International Teams Return to the Stage
IDEERS 2023 kicked off with a conference for postgraduate teams on Sept. 21. For the competition, these teams were tasked with constructing an earthquake-resistant building model by applying advanced structural techniques from energy dissipation and damping to seismic isolation. Each team must also give a 15-minute presentation in English to explain the design concept of their model and how it works in terms of energy dissipation or seismic isolation, all while taking into account the practicality of architectural planning. The postgraduate seminar, therefore, is designed to enhance students' presentation skills and promote academic exchange among students from Taiwan and overseas.
Day two of IDEERS is the model building day. All participating teams must complete their models within 5.5 hours, building them according to a chosen theme with the materials provided. The models are then examined by judges to determine their loading capacity before they enter the final day's competition.
On the final day, the high school and undergraduate divisions load their models with at least 7.5 kg of block weights, while postgraduate teams add 10 kg to each story for a total of 40 kg. An earthquake is then simulated by means of a shake table in order to test whether the designs are sufficiently earthquake resistant.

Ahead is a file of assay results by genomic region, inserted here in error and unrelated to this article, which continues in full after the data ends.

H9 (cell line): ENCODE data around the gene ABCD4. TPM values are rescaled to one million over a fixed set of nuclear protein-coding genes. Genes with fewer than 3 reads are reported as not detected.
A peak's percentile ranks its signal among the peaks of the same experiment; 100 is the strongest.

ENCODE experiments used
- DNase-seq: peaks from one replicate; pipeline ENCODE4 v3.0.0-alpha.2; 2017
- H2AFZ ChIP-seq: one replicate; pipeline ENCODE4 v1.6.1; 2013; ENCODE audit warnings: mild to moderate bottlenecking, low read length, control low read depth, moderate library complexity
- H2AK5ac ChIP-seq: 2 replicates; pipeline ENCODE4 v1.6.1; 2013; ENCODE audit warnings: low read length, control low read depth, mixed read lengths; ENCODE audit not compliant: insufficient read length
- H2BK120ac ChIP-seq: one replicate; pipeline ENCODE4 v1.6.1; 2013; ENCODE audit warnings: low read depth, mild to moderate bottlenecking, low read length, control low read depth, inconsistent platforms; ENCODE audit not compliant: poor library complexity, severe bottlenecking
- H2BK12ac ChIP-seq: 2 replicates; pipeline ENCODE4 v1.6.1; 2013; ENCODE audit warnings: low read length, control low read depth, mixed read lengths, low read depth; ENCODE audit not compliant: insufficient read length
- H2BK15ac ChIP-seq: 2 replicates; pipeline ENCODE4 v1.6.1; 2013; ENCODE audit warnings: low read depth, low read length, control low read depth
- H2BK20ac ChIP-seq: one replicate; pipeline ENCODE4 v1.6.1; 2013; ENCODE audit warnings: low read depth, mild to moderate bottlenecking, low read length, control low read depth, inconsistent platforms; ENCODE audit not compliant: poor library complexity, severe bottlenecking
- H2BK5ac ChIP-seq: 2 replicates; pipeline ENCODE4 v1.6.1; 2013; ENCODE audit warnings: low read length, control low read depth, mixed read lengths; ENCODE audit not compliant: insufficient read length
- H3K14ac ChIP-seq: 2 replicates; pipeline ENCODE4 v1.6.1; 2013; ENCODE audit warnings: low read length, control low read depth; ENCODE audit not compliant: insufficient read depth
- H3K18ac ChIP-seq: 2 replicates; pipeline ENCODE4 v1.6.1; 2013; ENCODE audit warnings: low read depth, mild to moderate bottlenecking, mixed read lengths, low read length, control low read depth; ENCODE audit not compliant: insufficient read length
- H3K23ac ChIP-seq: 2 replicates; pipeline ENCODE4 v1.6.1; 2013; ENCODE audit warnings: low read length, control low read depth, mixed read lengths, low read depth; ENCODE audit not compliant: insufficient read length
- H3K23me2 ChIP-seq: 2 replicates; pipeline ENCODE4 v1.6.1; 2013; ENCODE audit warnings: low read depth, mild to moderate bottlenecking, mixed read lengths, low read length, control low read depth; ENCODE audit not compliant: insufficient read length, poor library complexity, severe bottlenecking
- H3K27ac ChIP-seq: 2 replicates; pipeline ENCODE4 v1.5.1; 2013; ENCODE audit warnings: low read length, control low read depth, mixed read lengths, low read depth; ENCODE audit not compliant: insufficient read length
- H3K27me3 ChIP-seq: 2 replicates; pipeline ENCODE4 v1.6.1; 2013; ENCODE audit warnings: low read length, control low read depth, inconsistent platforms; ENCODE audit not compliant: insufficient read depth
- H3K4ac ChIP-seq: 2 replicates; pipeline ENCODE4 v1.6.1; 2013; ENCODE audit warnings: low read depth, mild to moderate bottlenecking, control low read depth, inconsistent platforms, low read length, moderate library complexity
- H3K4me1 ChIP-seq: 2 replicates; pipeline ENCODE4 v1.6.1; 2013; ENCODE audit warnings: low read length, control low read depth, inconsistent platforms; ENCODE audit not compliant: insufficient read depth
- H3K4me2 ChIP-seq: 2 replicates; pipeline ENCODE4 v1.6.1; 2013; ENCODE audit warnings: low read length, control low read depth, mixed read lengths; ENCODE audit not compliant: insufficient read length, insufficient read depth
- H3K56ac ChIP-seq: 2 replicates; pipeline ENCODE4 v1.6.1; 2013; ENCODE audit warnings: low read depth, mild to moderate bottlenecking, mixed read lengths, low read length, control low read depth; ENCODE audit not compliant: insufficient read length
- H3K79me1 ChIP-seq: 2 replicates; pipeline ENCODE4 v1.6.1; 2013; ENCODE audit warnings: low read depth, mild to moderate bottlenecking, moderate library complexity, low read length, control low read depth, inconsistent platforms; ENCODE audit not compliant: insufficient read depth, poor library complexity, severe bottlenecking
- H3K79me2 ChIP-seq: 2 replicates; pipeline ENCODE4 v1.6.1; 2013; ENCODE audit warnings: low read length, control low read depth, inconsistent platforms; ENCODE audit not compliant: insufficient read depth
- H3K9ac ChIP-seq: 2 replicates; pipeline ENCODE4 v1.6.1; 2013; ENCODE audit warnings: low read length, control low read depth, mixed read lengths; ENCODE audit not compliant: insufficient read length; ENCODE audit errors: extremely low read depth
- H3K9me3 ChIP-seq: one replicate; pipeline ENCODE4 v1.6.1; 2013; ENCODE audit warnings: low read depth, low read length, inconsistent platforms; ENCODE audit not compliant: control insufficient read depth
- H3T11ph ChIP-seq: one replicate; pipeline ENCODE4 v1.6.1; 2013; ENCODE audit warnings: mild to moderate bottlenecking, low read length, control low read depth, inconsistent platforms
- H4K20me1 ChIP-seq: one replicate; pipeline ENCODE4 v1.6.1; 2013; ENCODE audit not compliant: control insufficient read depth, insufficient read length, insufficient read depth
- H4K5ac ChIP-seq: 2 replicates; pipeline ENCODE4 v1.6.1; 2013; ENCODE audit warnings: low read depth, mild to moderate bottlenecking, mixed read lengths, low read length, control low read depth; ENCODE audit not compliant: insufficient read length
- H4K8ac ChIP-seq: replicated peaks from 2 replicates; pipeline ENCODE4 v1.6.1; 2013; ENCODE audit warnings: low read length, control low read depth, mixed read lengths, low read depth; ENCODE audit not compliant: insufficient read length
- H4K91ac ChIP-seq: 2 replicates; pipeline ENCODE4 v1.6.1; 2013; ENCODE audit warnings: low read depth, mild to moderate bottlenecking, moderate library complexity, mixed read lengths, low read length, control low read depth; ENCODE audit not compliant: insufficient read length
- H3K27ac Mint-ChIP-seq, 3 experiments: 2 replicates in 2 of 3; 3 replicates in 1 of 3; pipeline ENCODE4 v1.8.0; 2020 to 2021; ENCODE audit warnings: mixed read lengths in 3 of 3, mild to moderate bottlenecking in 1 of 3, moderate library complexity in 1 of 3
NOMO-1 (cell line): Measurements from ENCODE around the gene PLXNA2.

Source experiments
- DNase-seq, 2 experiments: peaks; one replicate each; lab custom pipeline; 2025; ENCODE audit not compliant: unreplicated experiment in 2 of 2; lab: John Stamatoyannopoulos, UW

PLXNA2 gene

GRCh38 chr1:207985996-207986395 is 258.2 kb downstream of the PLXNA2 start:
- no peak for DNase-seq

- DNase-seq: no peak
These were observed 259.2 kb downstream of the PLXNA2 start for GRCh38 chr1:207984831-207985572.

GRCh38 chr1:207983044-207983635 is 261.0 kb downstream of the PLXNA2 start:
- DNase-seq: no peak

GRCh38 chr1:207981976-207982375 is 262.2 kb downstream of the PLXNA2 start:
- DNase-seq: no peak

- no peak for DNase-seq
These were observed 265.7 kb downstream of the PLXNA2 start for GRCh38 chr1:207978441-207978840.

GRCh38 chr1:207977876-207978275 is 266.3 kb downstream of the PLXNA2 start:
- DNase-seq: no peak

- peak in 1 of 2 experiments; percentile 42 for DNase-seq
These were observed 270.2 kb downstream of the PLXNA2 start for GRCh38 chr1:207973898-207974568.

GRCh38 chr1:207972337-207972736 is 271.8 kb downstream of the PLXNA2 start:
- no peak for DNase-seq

Capability-Price Ratio Determines the Victor
This year, the high school and undergraduate teams were challenged to construct a single concentrated-load tower structure from everyday life such as a bridge pier, water tower, observation deck tower, etc. Evaluation is based on the model's capability-price (CP) ratio, which is the ratio of the model's performance (the maximum seismicity it can withstand) to the price (the weight of the model's materials). The larger the seismicity it can withstand and the lighter the materials it uses, the larger the CP ratio will be, and the better the competition result will be as well. The models are tested under increasing magnitudes of earthquakes until the maximum earthquake strength specified by IDEERS is reached or until all models have collapsed. The results are then used to calculate the CP ratio of each model.
The postgraduate teams, on the other hand, can design their isolation and damping devices freely. During testing, if any part of the model collapses or displacement of the seismic isolation system exceeds the permissible range, the structure is judged to be damaged. To achieve the highest score, the model must meet the 1000-gal seismic target, that is, the model should not break until a seismic force of 1050 gal, which means that no material is wasted and the design objective is met.